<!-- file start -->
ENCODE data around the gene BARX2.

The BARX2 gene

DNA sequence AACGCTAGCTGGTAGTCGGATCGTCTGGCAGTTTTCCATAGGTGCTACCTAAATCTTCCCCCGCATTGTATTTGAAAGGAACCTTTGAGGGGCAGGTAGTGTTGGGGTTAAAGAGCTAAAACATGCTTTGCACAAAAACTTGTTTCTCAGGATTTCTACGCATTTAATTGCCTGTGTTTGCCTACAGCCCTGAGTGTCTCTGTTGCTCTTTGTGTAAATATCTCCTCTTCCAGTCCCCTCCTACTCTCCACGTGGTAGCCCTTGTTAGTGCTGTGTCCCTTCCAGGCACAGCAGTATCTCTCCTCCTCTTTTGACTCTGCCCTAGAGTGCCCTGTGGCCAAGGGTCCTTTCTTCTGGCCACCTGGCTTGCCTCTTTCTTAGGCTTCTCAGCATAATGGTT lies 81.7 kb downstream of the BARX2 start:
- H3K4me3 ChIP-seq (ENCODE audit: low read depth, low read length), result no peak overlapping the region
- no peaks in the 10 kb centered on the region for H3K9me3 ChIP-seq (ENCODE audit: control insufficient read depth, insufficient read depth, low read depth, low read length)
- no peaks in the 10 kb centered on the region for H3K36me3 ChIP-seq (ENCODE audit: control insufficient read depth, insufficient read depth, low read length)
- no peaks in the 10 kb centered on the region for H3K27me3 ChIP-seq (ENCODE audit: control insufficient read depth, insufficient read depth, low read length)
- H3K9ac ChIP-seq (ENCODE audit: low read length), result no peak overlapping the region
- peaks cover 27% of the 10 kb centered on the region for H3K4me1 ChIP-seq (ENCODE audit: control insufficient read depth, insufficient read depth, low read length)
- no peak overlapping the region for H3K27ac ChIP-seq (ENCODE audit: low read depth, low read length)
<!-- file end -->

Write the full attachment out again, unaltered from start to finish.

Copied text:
ENCODE data around the gene BARX2.

The BARX2 gene

DNA sequence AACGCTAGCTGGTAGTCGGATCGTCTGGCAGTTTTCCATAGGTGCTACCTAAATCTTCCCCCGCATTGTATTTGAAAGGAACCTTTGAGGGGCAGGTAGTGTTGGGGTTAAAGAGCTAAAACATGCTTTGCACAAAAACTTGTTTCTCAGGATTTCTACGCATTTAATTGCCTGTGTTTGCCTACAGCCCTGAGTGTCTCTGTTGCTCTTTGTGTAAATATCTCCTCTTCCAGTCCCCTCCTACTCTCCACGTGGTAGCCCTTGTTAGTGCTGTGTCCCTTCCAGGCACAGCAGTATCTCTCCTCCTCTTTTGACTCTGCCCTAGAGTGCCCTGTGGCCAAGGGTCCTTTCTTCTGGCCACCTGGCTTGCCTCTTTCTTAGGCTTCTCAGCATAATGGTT lies 81.7 kb downstream of the BARX2 start:
- H3K4me3 ChIP-seq (ENCODE audit: low read depth, low read length), result no peak overlapping the region
- no peaks in the 10 kb centered on the region for H3K9me3 ChIP-seq (ENCODE audit: control insufficient read depth, insufficient read depth, low read depth, low read length)
- no peaks in the 10 kb centered on the region for H3K36me3 ChIP-seq (ENCODE audit: control insufficient read depth, insufficient read depth, low read length)
- no peaks in the 10 kb centered on the region for H3K27me3 ChIP-seq (ENCODE audit: control insufficient read depth, insufficient read depth, low read length)
- H3K9ac ChIP-seq (ENCODE audit: low read length), result no peak overlapping the region
- peaks cover 27% of the 10 kb centered on the region for H3K4me1 ChIP-seq (ENCODE audit: control insufficient read depth, insufficient read depth, low read length)
- no peak overlapping the region for H3K27ac ChIP-seq (ENCODE audit: low read depth, low read length)